TORONTO (Reuters) - General Motors Corp laid out plans on Monday to drastically reduce its footprint in Canada and said it expects to soon have access to short-term Canadian bridge loans of up to C$3 billion ($2.5 billion).
GM said it expects to reduce its hourly Canadian workforce to 4,400 by 2014 from 10,300 in 2008, mostly through previously announced plant closures, as part of its plan to return to viability.
“The population is going shrink dramatically,” said Chris Buckley, president of Canadian Auto Workers union Local 222 in Oshawa, Ontario, where a GM truck plant is due to be shuttered and about 2,600 workers laid off on May 14.
“This crisis, going into the future, is going to be devastating as far as job losses in Canada,” Buckley said.
GM said on Monday that it would be forced to file for bankruptcy protection if it failed to cut $27 billion in bond debt by about 90 percent and if other changes it has announced were to falter.
Those changes, mostly in the United States, included closing plants, slashing jobs, and dropping the Pontiac brand.
The changes “will also enhance the viability of our highly integrated Canadian operations as we complete our discussions with the Ontario and federal governments on GM Canada’s restructuring plans,” Arturo Elias, president of GM Canada, said in a statement.
GM said it was close to completing a short-term bridge loan agreement with Canada and the province of Ontario.
The company has until May 30 to gain concessions from all its stakeholders and put together a viability plan the U.S. and Canadian governments find acceptable in order to qualify for long-term government aid.
GM Canada reached a concession deal with the CAW on March 11 that it said would generate significant savings. However, Ottawa said the deal, which the union planned to use as a pattern for bargaining with other automakers, did not go far enough.
“Our government broke the pattern agreement,” said Buckley. “They now have a huge gun at our heads to go back in and pull out additional costs (at GM).”
Industry Minister Tony Clement told Parliament on Monday that GM must “restructure itself in a severe and quick way in order to ensure that it can survive.”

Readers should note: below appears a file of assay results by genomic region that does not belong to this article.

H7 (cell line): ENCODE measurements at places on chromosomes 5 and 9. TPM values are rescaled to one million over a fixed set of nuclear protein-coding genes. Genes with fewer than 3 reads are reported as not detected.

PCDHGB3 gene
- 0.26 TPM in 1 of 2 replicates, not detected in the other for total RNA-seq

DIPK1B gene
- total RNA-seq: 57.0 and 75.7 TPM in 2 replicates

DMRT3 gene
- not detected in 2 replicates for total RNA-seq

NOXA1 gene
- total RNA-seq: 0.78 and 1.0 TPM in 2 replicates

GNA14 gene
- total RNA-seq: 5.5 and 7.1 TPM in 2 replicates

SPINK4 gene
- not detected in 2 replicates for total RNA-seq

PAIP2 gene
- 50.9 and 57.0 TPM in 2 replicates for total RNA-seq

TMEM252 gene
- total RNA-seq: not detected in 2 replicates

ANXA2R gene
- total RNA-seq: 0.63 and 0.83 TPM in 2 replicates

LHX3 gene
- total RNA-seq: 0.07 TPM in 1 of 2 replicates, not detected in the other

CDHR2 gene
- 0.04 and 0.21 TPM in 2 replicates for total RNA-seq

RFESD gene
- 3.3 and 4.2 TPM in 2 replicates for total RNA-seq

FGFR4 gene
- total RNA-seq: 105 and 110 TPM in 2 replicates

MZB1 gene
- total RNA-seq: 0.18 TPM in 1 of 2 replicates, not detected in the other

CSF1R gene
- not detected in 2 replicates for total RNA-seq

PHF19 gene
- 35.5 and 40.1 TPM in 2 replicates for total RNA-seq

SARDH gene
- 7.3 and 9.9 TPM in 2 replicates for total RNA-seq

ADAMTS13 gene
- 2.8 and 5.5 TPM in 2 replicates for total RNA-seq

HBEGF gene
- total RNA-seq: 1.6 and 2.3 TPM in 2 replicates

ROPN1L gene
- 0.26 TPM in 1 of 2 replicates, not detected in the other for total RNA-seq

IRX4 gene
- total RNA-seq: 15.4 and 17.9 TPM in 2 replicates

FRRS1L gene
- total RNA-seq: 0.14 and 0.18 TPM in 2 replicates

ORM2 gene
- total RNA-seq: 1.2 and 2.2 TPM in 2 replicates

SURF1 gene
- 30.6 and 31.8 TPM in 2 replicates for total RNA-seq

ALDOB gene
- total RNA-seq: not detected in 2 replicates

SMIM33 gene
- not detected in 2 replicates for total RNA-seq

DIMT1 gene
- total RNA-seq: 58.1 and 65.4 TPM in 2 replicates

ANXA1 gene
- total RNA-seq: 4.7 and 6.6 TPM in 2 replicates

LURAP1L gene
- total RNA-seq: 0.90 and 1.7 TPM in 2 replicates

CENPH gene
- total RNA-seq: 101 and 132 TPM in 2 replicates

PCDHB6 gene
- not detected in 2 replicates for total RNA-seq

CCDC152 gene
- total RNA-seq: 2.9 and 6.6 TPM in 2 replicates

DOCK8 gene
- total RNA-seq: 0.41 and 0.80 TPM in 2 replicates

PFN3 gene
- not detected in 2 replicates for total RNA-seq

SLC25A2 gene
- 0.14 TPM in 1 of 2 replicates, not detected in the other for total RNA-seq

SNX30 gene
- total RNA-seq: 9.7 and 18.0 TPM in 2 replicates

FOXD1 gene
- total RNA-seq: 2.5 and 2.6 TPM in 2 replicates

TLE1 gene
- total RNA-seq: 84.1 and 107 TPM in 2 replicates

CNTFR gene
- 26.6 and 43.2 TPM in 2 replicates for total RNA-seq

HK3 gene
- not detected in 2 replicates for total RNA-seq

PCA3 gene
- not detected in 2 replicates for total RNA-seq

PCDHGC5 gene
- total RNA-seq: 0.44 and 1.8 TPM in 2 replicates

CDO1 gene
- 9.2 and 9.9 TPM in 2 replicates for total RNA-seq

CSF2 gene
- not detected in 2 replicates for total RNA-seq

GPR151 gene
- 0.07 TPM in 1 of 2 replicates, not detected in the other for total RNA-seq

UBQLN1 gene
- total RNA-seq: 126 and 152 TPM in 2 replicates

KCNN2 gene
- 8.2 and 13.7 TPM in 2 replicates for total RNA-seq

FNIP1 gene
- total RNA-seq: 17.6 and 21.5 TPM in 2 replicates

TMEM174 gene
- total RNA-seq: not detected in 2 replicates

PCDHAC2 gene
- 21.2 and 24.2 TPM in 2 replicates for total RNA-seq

Facing the prospect of a bankruptcy at Chrysler, the CAW ratified a deal with that company on Sunday that will cut labor costs by about C$19 an hour.
Clement called the agreement was a step in the right direction, adding Chrysler was now less likely to go into liquidation and that its potential strategic partner, Fiat SpA, sees the deal as cost-competitive.
The CAW has said it would “do the responsible thing” and offer GM the same savings.
GM said labor costs for its active Canadian workers would drop by 50 percent to $500 million by 2010 from $1 billion in 2008, based on the Chrysler deal and the earlier concessions.
It said its Canadian labor costs would remain at the $500 million level into 2014 due to the elimination of most cost-of-living increases bargained in the March agreement.
GM also announced it would be cutting about 300 dealerships across Canada.
“The numbers are pretty stark ... that’s close to half of the entire GM dealer base,” said Michael Hatch, chief economist at the Canadian Automobile Dealers Association.
Hatch said GM dealers employ about 33,000 to 34,000 people across the country, so depending on which dealerships go and which stay, 12,000 to 15,000 jobs are potentially at risk.
Clement said GM was recognizing reality in that “they’re over-dealered and they’re producing too many cars for the market to absorb.”
Typically, GM dealerships are divided into three main brand networks: Pontiac, Buick; Chevrolet, Cadillac; and Saturn, Saab.
GM has also cut its salaried workers’ wages by 10 percent.
As for capacity cuts in Canada, GM said it would complete the closures already announced, but announced no new closures.
Operations to be shuttered, all in Ontario, include the Oshawa truck plant, the Windsor transmission plant for 2010, and the completion of the wind-down of its Ontario Street building at its St. Catharines operations.
St. Catharines also builds engines for Pontiacs and could see further downsizing, said Buckley.
Additional reporting by Randall Palmer; editing by Rob Wilson